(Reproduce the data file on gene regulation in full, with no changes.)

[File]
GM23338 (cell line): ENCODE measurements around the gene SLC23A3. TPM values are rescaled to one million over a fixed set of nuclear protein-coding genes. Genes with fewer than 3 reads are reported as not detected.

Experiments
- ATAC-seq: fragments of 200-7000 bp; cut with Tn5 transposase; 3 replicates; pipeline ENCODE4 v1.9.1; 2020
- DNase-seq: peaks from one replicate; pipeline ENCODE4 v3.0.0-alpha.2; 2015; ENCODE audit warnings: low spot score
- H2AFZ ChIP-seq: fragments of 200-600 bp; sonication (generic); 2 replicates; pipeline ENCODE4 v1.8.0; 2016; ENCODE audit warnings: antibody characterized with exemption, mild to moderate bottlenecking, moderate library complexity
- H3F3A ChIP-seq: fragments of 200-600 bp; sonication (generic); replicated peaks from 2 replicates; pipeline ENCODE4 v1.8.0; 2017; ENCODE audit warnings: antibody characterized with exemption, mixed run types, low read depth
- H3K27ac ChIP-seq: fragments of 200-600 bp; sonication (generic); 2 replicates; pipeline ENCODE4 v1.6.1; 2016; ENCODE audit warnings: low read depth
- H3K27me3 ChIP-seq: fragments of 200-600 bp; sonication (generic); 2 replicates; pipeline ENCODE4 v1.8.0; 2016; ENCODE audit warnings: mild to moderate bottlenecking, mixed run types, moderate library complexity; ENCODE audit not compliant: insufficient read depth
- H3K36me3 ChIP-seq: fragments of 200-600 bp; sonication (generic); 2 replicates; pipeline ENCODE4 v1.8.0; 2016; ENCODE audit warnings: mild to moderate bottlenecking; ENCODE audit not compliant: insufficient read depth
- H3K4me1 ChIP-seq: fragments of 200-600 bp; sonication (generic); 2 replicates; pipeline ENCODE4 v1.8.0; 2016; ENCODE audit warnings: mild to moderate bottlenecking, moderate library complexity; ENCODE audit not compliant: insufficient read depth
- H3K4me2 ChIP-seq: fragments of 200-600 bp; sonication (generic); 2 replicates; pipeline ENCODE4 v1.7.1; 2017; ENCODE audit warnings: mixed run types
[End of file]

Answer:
GM23338 (cell line): ENCODE measurements around the gene SLC23A3. TPM values are rescaled to one million over a fixed set of nuclear protein-coding genes. Genes with fewer than 3 reads are reported as not detected.

Experiments
- ATAC-seq: fragments of 200-7000 bp; cut with Tn5 transposase; 3 replicates; pipeline ENCODE4 v1.9.1; 2020
- DNase-seq: peaks from one replicate; pipeline ENCODE4 v3.0.0-alpha.2; 2015; ENCODE audit warnings: low spot score
- H2AFZ ChIP-seq: fragments of 200-600 bp; sonication (generic); 2 replicates; pipeline ENCODE4 v1.8.0; 2016; ENCODE audit warnings: antibody characterized with exemption, mild to moderate bottlenecking, moderate library complexity
- H3F3A ChIP-seq: fragments of 200-600 bp; sonication (generic); replicated peaks from 2 replicates; pipeline ENCODE4 v1.8.0; 2017; ENCODE audit warnings: antibody characterized with exemption, mixed run types, low read depth
- H3K27ac ChIP-seq: fragments of 200-600 bp; sonication (generic); 2 replicates; pipeline ENCODE4 v1.6.1; 2016; ENCODE audit warnings: low read depth
- H3K27me3 ChIP-seq: fragments of 200-600 bp; sonication (generic); 2 replicates; pipeline ENCODE4 v1.8.0; 2016; ENCODE audit warnings: mild to moderate bottlenecking, mixed run types, moderate library complexity; ENCODE audit not compliant: insufficient read depth
- H3K36me3 ChIP-seq: fragments of 200-600 bp; sonication (generic); 2 replicates; pipeline ENCODE4 v1.8.0; 2016; ENCODE audit warnings: mild to moderate bottlenecking; ENCODE audit not compliant: insufficient read depth
- H3K4me1 ChIP-seq: fragments of 200-600 bp; sonication (generic); 2 replicates; pipeline ENCODE4 v1.8.0; 2016; ENCODE audit warnings: mild to moderate bottlenecking, moderate library complexity; ENCODE audit not compliant: insufficient read depth
- H3K4me2 ChIP-seq: fragments of 200-600 bp; sonication (generic); 2 replicates; pipeline ENCODE4 v1.7.1; 2017; ENCODE audit warnings: mixed run types